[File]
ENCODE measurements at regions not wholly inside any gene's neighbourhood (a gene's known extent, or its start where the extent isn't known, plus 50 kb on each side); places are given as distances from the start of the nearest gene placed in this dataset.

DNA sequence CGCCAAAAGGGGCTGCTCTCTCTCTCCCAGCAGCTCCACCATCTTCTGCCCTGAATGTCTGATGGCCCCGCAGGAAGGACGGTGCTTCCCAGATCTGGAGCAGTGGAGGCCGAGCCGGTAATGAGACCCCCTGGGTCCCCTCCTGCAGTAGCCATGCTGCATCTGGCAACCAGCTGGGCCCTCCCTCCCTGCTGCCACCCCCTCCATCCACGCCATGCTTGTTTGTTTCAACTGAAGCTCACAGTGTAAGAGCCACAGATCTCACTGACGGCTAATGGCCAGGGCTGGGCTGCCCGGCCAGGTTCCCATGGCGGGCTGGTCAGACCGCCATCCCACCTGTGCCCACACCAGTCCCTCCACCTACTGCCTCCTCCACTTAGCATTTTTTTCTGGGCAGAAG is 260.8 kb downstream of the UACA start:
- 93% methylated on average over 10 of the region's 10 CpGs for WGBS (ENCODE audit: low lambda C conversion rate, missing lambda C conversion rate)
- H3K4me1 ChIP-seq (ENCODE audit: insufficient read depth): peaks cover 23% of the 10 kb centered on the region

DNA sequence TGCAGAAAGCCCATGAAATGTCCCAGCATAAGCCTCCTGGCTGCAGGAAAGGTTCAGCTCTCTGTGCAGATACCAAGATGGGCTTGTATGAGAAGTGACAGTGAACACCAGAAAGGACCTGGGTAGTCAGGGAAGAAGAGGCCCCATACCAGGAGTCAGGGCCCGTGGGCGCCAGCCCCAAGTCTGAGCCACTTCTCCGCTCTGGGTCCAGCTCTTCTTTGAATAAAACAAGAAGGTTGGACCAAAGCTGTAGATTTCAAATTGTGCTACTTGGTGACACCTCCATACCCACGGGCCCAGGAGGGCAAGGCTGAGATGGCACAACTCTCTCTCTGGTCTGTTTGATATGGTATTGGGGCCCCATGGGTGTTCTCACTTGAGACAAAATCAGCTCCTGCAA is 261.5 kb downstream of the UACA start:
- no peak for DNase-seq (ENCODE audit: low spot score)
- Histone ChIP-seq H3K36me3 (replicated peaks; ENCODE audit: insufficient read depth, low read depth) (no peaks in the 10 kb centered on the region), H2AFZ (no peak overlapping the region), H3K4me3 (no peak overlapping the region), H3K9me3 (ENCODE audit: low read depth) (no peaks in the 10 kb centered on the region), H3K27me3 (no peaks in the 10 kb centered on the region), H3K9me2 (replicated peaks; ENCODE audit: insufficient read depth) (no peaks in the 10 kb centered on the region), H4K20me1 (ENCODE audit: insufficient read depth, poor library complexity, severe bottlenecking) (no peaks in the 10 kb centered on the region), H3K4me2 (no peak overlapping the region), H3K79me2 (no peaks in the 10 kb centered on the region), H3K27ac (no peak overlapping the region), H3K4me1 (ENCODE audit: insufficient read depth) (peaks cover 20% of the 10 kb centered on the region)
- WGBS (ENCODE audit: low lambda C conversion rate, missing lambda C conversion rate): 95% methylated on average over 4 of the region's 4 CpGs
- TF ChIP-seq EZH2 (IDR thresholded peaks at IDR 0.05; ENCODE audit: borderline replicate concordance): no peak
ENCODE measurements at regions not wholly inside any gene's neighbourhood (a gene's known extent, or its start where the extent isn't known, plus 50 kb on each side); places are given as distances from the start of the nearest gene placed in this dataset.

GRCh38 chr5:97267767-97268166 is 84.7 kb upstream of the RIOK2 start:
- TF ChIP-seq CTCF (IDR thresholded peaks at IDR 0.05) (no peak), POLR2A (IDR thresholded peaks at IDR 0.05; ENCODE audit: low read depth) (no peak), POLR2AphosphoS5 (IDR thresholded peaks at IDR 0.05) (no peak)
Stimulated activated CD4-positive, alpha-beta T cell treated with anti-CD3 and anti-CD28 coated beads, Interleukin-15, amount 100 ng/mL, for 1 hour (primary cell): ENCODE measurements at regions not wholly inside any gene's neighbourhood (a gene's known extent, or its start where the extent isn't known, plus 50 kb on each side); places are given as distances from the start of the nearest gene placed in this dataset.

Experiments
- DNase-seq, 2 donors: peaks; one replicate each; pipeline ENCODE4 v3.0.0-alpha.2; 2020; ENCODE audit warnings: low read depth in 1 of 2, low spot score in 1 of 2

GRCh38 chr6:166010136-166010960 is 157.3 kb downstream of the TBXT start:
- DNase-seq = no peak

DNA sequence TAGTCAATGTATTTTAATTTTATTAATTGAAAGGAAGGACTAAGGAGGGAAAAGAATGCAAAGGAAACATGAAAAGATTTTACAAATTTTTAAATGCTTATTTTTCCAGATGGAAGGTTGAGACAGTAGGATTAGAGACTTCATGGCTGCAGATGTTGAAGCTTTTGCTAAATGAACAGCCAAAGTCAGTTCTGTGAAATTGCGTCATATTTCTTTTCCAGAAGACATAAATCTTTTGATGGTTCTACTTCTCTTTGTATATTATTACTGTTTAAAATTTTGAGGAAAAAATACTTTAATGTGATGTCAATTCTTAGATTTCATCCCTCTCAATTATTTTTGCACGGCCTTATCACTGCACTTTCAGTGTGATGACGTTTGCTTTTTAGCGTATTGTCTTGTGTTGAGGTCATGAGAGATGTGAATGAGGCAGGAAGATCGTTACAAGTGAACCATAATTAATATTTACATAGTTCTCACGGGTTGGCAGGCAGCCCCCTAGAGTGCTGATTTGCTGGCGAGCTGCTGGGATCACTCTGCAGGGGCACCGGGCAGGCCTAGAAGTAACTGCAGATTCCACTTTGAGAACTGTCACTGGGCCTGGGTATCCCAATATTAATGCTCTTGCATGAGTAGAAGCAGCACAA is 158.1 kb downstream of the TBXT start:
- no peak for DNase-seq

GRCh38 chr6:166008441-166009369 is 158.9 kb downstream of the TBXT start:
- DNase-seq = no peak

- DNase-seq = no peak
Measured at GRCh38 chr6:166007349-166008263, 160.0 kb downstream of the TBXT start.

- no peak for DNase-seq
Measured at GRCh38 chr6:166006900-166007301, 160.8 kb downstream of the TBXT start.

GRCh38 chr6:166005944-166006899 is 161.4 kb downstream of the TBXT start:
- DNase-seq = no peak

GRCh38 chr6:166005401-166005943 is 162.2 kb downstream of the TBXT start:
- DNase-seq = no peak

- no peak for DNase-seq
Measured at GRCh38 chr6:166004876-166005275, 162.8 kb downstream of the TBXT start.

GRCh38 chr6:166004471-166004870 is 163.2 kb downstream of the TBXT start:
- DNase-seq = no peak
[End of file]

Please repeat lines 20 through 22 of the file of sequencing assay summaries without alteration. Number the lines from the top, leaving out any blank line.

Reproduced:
GRCh38 chr6:166008441-166009369 is 158.9 kb downstream of the TBXT start:
- DNase-seq = no peak

- DNase-seq = no peak